$200 From... To... -With Love

February 14, 2019 – April 6, 2019
Installation at Recess, Brooklyn, NY. 2019 Photos by Kris Graves
Annually, remittances total over $500 billion dollars. In many countries, remittances make up a large portion of their GDP; in 2016 10.5% in the Philippines, 20% in El Salvador, and 32% in Haiti. $200 From... To... -With Love attempts to make visible the impact a dollar could have on  im/migrants’ homelands.

While at Recess, I solicited receipts from visitors, im/migrants and non-im/migrants, for purchases in the US, of $200 and under. These receipts became the basis for a series of 35 collages depicting how that same amount can be spent on a commonly used food item in one of the 15 countries with the highest remittances flow from the US.

Collaborators and Organizations involved:
Angy Abreu, Zain Alan, Zenayda Bonilla, Emmy Catedral, Deva Estin, Laia Garcia, Tatiana Godoy, Agustin Indaco, Cecilia Lim, Sarah L. Lopez, Oscar Nuñez, Alex Rivera, Gabrielle Rucker, Stefan Ruiz, Center for Urban Pedagogy, The Center for Family Life, and Qualitas For Life.

Full view installation, Recess, Brooklyn, NY. 2019

From Receipts
to Collages

Participants were invited to leave their receipt on the “receipt wall,” in a pocket holder, along with their name, amount spent, and description of what they spent it on. As the project developed, collages were posted daily on the wall of the gallery.

Collages examples, 13 x 19 inches. 2019

Volvio Juanita Perfume and Relative Privilege Chart

As part of this installation, in collaboration with perfumer Tatiana Godoy, we created a scent inspired by my memory of the New York suitcase. We used Tide and Bounty detergents, NYC soil, and  laundry drying sheets to replicate the smell. Additionally, I collaborated with Cecilia Lim and Deva Estin, organizers with Queens Hate Free Zone, in creating an ally workshop that used a Relative Privilege Chart to chart participant's privileges and how those privileges may be used to help folks in the im/migrant movement and community.

A simple sentence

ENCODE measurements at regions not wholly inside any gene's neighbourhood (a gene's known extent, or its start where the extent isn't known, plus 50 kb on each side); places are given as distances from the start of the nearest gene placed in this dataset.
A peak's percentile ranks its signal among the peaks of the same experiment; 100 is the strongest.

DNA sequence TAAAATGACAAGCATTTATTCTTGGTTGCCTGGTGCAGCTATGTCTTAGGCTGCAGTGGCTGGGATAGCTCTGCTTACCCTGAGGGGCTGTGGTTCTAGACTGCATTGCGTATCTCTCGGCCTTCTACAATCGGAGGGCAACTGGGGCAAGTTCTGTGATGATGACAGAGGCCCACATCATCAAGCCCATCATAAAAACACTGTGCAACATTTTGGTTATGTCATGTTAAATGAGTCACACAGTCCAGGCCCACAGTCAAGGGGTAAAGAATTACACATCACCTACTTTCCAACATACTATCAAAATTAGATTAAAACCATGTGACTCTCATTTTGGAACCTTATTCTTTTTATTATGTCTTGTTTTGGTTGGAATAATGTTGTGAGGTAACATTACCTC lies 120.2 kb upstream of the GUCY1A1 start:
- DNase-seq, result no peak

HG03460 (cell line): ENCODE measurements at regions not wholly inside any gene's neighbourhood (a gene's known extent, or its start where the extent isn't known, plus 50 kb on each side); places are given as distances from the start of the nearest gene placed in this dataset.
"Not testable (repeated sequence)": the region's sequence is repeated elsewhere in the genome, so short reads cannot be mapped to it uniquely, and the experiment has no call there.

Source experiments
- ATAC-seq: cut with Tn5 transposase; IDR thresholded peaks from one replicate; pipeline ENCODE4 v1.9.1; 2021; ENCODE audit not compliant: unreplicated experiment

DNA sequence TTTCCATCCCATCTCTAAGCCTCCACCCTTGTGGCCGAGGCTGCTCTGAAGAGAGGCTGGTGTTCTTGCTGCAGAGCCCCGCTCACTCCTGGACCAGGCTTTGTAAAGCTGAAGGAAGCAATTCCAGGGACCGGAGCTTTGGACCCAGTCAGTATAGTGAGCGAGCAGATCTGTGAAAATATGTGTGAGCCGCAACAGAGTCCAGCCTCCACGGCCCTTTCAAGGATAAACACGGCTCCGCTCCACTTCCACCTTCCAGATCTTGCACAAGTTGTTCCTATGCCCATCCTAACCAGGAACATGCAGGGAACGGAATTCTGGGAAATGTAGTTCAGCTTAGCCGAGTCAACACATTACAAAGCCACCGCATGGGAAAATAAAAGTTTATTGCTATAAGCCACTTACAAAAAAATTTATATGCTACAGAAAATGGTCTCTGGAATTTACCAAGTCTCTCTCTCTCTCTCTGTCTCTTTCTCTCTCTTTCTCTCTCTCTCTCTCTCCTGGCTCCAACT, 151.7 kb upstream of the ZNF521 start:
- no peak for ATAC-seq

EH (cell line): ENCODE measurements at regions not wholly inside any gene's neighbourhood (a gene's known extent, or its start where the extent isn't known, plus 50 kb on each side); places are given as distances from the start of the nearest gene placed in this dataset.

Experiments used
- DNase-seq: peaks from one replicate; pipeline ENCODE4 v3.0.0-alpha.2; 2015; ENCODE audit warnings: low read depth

in response.

While at Recess, I invited writers Laia Garcia and Gabrielle Rucker to visit the installation and create a simple sentence: the use of Subject + Verb + Adjective in response to the project. They had to collaborate on the sentence without any edits or suggestions from me. Read their conversation to come up with the sentence here ︎︎︎.

Is aid working as we’d hoped?

As an activation for the closing event, I collected receipts from the first 25 people who entered the gallery space in order to calculate and weigh the amount of rice one could buy in Haiti with the total amount of each receipt. I poured the rice into sacks, along with a printed cover with the following question: “Is aid working as we’d hope?” I mailed the sacks to the Washington D.C. office of the Director of USAID in Haiti.

In 2017, global development aid reached a new peak at  $162 billion dollars. This is a fraction compared to the $500 billion dollars im/migrants send home annually, in remittances. In Haiti, remittances alone comprise 32.4% of Haiti’s GDP. With this gesture and through the installation, I questioned the structures behind current models of international aid and generated a dialogue on the impact im/migrants have in alleviating systemic poverty in their home countries.

Recess Critical Writing piece by Danielle Wu
Read it on Recess Website ︎
Recess Critical Writing program commissions emerging writers to pursue the underlying themes and ideas that inform individual Session projects, initiating meaningful exchanges between artists and writers and facilitating the mutual production of new work.

© 2024 Lizania Cruz